1. What is the most likely state at time t ?
2. What is the most likely state sequence over all time ?
3. What is the probability of the observation sequence?
56
Best state vs best sequence
b1(u) = 0.9, b1(v) = 0.1
a11 = 0.7
1
a21 = 0
a12 = 0.3
p(1)=0.5, p(2)=0.5 are initial probabilities
2
a22 = 1
b2(u) = 0, b2(v) = 1
Observe v - most likely state is 2
Observe u next - must be in state 1 but no transition from 2 to 1 is possible
The sequence vu could only have been produced by starting and staying
in state 1
57
Probability of the Observations
Time 1
States
2
3
4
O 2= v
O 3= u
O 4= v
5
1
2
Observations
O 1= u
O 5= v
58
Optimal Sequences
Time 1
States
2
3
4
O 2= v
O 3= u
O4= v
5
1
2
Observations
O 1= u
O 5= v
59
Viterbi's Algorithm
• These computations were discovered by
A. Viterbi, a founder of Qualcomm.
• The algorithms are used in all modern cell
phones and telecom devices in general.
Noisy Channel
Source sequence
11221212122212
Decode
Receive
11221212222212
uvvuvuvvuvuvvv
60
Other issues for HMM
• Learning an HMM -ie. what are the
various probabilities?
– Baum/Welch Algorithm
– variational algorithms
• Finite, discrete state spaces
61
How about continuous state
spaces?
• Major challenge
– in the finite, discrete case (HMM), we can
represent and store the whole probability
distribution as an n-vector
– what continuous state probability distributions
have simple representations?
• Gaussians - mean and variance specify them
– what if the distribution is more general than a
Gaussian?
62
Madory's Goats
• Goat herder
• Herd state is the number of infant females, adult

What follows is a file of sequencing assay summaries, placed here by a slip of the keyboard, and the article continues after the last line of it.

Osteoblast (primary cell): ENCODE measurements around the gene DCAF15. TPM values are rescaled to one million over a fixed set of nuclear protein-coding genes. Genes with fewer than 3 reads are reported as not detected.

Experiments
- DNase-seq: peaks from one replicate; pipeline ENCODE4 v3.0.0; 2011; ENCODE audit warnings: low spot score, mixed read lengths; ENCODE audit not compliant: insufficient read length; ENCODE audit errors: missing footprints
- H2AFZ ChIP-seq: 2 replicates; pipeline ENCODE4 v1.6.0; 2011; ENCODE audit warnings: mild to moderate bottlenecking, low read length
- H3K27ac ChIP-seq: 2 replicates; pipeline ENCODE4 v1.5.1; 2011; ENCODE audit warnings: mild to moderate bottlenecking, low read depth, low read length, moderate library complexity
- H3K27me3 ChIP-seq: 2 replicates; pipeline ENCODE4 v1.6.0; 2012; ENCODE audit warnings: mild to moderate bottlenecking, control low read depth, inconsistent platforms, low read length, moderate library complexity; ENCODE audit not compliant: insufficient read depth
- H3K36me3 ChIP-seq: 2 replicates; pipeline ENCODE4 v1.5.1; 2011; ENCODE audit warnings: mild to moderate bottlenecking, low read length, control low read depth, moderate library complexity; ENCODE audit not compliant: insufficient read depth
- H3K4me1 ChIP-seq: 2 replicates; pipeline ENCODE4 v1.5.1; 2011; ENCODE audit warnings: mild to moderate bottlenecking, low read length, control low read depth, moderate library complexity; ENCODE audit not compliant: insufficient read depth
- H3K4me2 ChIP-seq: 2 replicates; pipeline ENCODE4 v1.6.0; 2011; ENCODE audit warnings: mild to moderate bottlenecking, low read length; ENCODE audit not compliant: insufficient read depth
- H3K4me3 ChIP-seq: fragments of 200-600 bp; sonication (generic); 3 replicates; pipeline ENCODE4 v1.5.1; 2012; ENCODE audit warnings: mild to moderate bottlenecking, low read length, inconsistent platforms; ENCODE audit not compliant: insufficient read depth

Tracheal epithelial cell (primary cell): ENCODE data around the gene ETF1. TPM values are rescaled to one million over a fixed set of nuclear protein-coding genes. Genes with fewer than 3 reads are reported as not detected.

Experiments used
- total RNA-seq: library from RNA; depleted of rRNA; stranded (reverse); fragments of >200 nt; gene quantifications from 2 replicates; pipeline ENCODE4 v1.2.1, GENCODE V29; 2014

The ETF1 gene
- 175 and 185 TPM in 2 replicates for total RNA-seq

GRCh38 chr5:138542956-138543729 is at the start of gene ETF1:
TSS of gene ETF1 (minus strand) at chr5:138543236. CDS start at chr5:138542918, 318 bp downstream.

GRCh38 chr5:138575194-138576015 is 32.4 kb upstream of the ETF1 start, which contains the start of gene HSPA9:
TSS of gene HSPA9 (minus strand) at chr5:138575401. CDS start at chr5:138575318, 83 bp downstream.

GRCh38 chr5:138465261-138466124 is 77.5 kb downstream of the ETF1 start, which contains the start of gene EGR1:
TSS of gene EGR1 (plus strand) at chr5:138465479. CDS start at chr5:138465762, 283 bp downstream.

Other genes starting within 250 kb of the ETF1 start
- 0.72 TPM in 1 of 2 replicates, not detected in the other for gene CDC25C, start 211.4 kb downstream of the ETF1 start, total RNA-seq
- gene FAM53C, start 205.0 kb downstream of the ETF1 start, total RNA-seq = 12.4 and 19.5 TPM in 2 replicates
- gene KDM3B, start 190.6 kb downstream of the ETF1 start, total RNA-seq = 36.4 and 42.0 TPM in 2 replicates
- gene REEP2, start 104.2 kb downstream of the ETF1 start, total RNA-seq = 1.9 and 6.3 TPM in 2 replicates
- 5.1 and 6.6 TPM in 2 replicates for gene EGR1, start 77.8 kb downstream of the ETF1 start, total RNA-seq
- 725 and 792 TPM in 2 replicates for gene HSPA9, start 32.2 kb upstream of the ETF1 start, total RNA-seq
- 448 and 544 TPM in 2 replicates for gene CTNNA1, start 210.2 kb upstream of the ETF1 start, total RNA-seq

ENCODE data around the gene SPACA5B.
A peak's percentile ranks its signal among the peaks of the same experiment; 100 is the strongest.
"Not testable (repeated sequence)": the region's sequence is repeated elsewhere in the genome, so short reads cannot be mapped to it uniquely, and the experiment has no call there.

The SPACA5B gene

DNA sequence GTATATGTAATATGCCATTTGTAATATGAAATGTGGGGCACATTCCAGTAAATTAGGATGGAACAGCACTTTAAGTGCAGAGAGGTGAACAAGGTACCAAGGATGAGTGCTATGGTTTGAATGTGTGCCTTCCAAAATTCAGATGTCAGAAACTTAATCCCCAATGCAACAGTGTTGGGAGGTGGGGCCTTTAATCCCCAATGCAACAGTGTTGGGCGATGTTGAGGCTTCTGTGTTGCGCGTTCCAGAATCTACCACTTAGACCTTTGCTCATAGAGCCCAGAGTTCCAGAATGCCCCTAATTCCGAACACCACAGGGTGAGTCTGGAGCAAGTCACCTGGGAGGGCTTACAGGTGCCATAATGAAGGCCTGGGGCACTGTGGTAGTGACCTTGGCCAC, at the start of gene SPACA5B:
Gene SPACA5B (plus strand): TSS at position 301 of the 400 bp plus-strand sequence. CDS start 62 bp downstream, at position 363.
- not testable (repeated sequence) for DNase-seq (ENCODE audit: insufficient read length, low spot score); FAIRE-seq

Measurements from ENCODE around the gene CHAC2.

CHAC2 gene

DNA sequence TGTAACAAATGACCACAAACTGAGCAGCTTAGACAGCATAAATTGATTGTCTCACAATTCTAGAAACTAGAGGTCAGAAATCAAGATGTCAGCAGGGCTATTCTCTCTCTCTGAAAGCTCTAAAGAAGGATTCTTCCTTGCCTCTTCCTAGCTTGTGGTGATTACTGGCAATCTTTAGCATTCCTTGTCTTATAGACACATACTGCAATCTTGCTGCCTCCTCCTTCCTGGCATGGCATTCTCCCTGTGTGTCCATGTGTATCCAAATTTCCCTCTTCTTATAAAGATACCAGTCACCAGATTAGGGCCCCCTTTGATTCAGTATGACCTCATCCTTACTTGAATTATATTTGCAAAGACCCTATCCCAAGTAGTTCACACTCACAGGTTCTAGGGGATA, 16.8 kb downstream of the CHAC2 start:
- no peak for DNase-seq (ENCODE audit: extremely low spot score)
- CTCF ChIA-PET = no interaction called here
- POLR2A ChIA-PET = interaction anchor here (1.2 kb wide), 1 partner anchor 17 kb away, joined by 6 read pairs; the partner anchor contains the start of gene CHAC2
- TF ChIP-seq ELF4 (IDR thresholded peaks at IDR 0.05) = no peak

females, infant males and adult females
• Dynamics are generation to generation: how many infant
females and males are born, how many infants of each
gender become adults and how many adults survive
• Observables are goat milk revenues and goat baby
inoculation costs - these are noisy
• Problem: estimate total number of goats and number of
adult females
(Example and code due to Doug Madory)
63
64
Quantification of the State
65
Quantification of the Dynamics
66
Quantification of Observations
67
68
Basic Concept in Kalman Filtering
• Use the fact that the sum of variables with
Gaussian distributions is also Gaussian
• Gaussian is characterized by mean and
variance
• Use dynamics to predict the next state
• Use measurement (observation) to correct
that prediction
• Update the error covariance (ie confidence
in the estimate)
69
70
71
Kalman Equations and Geometry
72
Extensions
• To nonlinear systems (linearize locally)
• Learn the system dynamics
• Use the estimates to control the state
(feedback)
• To non-Gaussian noise problems
– particle filter methods
73
Particle Filters
• Represent a probability distribution using a discrete
distribution of particles
• Sample the particles, propagate using dynamics and
correct using obervations
• This creates a new distribution for the next time step
74
Deep Connections to
Information Theory
• This is all part of a much larger problem
description - cybernetics ala N. Wiener
•
Noisy Channel
Environment
Decode
Receiver
Estimate
of Environment
Learning
Models of
Environment
Actions
75
Summary of Lecture 2
Process class
Distribution
Algorithm
Automaton
None
Simple marking
HMM
Discrete, finite
Viterbi
Linear, continuous
Gaussian
Kalman
Continous, nonlinear
Arbitrary
Particle filters
What are the observables?
What are the states?
What are the dynamics?
76
Overview of Lecture 3
Detecting multiple processes
– Instead of one process, we now have some
unknown number of them
– Multiple hypothesis tracking (MHT) framework
– The basic algorithms
– Complexity theory
– Process Query Systems
– Applications
77
Multiple Hidden Process Models
Observations missed,
noise added, unlabelled
(This is what we see)
abacfkhdcbgdbkhagda
Observations
are interleaved
a b c c f h d cc a b g d b a g d a
Observations
related to state
sequences
abcdabbada
cfhccgdg
f, g
a, c
a, b
Underlying
(hidden)
state spaces
c, d
e
Model 1
Cybenko
f, c
c, d
h
Model n
78
Why be interested in this....
• Sensor networks
• Airborne plume detection
• Cyber security
• Autonomic server pool
management
• Dynamics of social networks
400000
• Genomics and biological
pathways*